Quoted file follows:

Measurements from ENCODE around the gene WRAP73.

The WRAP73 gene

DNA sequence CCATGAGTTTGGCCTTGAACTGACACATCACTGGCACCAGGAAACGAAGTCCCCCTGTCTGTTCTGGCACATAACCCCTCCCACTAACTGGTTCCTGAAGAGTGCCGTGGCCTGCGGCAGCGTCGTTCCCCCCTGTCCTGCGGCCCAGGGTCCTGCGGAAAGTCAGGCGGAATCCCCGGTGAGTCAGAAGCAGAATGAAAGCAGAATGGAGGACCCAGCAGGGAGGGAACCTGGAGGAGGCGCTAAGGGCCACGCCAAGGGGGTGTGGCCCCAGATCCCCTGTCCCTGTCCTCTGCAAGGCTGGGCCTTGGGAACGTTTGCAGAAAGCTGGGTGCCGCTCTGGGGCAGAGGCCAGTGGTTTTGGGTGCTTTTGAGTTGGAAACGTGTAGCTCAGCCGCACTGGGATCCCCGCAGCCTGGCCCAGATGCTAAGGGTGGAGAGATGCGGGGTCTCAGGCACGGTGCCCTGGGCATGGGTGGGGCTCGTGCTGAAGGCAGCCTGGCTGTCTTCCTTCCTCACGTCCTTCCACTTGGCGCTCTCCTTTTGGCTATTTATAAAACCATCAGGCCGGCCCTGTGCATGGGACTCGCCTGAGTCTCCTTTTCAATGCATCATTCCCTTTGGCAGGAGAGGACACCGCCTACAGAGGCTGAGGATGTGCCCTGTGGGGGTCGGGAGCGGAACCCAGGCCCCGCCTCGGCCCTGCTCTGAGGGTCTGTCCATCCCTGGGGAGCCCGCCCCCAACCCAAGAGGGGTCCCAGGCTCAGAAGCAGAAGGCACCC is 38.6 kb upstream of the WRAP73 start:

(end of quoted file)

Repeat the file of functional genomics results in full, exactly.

Measurements from ENCODE around the gene WRAP73.

The WRAP73 gene

DNA sequence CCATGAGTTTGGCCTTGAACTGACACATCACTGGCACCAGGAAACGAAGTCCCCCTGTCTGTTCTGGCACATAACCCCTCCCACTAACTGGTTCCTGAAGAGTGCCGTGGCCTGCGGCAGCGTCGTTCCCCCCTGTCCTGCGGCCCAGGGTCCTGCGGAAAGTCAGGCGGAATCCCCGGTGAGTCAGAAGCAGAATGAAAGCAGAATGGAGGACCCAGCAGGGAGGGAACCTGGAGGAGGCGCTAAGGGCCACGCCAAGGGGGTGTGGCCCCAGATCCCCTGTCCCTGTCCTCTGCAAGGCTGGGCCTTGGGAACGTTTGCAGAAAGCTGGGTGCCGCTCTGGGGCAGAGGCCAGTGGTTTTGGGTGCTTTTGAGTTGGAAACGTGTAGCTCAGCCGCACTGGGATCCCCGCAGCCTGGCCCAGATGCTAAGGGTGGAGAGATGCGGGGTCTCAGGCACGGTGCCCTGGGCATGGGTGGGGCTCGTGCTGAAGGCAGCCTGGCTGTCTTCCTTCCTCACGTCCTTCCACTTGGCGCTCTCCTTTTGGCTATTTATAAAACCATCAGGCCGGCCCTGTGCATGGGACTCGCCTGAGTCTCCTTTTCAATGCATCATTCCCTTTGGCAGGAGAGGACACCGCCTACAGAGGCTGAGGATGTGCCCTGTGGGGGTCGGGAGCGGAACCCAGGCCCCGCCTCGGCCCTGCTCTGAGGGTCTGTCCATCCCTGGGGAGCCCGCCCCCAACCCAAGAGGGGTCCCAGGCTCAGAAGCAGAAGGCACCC is 38.6 kb upstream of the WRAP73 start: